Suppose you’ve just moved into a new house, and you get a note from a friend asking how you’re doing. You could say that the move went fine, and that the new house is nice, you like it very much. That it has three bedrooms and a kitchen with a big deck, and it’s convenient to work. That you expect you’ll be happy there.
But you haven’t said anything real, at least not yet. You’ve said what you think without saying what you feel. This might be fine if you’re writing to an acquaintance, but not if you’re writing to a friend.
Or, you could say that the move was easier than last time, when your ex-boyfriend, the one you were leaving, jumped town the day before, but his mother, whom you’d met only once but who asked you then whether you planned a large family, showed up to help and insisted on driving the moving van, even though she wasn’t registered as a driver. But that turned out okay because you ended up having a problem with the battery in your Subaru, so you got to drive her new Audi, but you spilled your latté in the car and it was a good thing you’d grabbed your sweater at the last minute, because you were able to get almost all of the latté off the leather seats before she arrived with the van. So it wasn’t like last time, and although you had to make a lot of trips you got it all done in one weekend, and there were no bruises.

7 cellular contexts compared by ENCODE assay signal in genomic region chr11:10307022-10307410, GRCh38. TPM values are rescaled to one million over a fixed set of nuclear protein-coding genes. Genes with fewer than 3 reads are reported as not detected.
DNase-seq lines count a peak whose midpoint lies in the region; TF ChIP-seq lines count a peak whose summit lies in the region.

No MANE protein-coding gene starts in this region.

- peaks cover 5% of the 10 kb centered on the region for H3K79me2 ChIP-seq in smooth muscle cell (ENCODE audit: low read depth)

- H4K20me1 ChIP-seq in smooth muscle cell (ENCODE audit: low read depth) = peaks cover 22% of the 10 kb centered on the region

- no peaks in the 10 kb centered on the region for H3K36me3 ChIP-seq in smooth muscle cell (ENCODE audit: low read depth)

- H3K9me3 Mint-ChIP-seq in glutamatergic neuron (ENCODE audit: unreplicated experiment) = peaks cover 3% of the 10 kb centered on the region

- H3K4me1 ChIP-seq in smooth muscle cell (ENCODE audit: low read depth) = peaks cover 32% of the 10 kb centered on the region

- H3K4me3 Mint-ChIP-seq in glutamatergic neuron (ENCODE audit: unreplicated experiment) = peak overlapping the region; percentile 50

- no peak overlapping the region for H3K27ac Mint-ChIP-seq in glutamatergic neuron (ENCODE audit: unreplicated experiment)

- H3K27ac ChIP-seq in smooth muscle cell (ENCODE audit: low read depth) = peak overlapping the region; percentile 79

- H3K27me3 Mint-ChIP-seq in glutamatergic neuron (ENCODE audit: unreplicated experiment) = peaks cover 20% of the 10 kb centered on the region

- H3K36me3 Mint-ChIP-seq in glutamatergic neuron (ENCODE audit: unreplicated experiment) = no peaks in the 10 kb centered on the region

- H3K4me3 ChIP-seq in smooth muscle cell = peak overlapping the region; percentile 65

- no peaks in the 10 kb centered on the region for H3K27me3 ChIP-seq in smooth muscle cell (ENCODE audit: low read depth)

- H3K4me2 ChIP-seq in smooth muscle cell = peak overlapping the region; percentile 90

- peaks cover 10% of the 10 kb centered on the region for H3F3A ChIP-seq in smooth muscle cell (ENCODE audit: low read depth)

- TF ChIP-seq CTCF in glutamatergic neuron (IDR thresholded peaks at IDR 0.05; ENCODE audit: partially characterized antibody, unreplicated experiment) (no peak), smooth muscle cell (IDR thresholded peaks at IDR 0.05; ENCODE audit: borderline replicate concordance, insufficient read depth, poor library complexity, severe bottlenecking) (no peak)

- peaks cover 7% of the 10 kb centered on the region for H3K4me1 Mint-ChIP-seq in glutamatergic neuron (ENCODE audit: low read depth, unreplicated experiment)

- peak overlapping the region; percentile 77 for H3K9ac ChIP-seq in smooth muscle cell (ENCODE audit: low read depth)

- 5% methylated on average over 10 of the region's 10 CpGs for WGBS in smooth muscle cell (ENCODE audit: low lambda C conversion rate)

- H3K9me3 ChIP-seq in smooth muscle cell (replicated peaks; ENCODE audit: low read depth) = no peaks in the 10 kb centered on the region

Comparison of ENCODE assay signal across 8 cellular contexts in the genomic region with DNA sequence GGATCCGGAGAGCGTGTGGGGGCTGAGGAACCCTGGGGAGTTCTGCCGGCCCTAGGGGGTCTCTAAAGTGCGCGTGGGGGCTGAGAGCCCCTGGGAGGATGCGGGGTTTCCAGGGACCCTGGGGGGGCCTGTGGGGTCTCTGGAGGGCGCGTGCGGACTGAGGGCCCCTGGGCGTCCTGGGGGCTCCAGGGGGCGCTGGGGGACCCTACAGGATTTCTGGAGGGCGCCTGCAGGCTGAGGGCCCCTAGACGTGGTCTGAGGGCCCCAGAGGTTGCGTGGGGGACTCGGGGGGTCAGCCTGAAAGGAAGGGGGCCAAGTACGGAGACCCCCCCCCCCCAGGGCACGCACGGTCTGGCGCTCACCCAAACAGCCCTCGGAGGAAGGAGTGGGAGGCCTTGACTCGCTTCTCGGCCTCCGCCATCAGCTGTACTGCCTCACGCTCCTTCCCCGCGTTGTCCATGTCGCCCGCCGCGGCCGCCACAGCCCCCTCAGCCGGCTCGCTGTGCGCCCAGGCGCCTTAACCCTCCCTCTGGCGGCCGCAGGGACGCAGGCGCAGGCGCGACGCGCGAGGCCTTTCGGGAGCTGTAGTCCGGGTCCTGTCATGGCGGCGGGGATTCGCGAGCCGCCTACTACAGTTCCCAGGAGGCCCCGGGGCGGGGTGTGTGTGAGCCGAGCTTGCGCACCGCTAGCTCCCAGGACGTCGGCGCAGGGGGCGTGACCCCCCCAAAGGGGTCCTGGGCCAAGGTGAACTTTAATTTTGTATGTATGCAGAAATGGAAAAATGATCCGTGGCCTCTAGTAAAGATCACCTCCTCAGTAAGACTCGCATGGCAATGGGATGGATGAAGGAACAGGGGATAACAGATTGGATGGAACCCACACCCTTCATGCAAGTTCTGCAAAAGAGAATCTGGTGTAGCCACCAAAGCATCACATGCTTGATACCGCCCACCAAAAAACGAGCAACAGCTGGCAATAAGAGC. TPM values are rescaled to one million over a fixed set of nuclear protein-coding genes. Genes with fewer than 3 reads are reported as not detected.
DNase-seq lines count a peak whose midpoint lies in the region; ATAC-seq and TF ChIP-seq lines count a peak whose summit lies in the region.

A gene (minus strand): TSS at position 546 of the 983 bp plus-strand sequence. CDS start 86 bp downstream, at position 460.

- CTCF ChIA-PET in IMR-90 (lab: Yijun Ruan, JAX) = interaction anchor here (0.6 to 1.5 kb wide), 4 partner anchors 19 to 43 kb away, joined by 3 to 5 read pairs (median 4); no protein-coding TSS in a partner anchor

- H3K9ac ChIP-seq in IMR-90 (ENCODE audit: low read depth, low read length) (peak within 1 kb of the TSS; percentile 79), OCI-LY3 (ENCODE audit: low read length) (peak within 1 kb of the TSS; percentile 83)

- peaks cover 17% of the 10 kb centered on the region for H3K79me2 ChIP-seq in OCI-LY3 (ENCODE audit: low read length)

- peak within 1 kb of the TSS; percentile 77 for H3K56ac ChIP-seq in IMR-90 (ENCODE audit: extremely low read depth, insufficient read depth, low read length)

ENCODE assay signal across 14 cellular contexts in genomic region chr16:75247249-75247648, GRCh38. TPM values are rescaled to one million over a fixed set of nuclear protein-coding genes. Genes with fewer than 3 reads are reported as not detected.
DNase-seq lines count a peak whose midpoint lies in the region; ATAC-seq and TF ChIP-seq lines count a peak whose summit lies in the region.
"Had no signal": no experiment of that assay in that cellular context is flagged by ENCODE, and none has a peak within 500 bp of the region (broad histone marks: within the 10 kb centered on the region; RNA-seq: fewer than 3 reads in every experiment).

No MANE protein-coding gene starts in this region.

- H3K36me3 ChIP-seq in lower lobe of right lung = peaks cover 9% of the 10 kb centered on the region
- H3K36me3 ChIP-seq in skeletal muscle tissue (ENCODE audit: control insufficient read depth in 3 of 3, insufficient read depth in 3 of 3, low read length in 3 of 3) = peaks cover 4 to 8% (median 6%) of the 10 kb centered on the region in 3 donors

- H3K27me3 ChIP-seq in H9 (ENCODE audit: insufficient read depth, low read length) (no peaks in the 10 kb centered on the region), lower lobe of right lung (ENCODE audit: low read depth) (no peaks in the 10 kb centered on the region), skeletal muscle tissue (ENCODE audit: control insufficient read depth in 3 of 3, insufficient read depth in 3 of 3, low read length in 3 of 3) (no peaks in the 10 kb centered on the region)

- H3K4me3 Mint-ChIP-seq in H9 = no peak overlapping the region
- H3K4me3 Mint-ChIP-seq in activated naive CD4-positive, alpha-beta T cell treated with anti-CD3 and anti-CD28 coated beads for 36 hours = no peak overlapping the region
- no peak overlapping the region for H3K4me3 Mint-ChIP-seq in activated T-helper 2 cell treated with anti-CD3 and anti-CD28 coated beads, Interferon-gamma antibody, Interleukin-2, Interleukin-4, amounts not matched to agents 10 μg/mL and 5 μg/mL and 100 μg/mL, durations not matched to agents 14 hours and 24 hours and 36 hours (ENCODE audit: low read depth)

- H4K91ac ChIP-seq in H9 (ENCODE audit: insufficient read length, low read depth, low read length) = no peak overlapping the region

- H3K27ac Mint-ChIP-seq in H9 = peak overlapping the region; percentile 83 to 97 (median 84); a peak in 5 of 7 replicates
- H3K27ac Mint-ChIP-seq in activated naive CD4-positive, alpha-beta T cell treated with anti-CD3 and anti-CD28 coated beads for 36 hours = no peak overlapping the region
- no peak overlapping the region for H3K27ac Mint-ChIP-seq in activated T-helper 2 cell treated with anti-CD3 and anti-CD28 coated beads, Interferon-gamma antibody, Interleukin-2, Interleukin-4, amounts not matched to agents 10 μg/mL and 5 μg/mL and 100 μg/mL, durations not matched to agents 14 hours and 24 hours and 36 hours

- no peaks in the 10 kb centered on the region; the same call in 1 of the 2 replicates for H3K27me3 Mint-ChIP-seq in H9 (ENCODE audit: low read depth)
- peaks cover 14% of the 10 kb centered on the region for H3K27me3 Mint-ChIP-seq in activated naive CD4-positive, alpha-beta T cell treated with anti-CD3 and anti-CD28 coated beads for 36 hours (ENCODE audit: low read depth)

You could write that the new place is surrounded by lavender and rosemary hedges, and that these remind you of a pensione in Fiesole where you stayed when your boyfriend came to visit midway through spring semester Junior year. You didn’t tell him then about the long weekend in Paris you’d spent with the guy from life drawing class who wanted to go into architecture, because it didn’t seem to matter anymore by then. And that you found yourself thinking about that pensione and about them both, those boys becoming men, on the first few mornings you took your tea out onto the new kitchen deck, as the sun steamed mist off the hedges. It must be something about the season, too, because the light is almost the same as that early April light in Tuscany, the light that makes you feel twenty years old.
But you know this feeling is fleeting, you’d say, because the days are getting warmer and soon it won’t be like that old spring anymore, that antediluvian spring before it all got started, and you’ve already noticed that particular memory receding a little more each morning as the new house becomes more about now and less about then, displacing associations of elsewhere, creating or starting to create its own significance. And if you roll your life forward in your mind five years, ten years, you see yourself walking barefoot onto another deck in another springtime somewhere else, where you'll smell the rosemary and lavender hedges, and you know you'll be transported back here, to this house. So you’re starting to see clearly how life stitches together, and how now is both now and the nostalgic future past. Moves do that to you, you say.
That’s what you might write to a really close friend.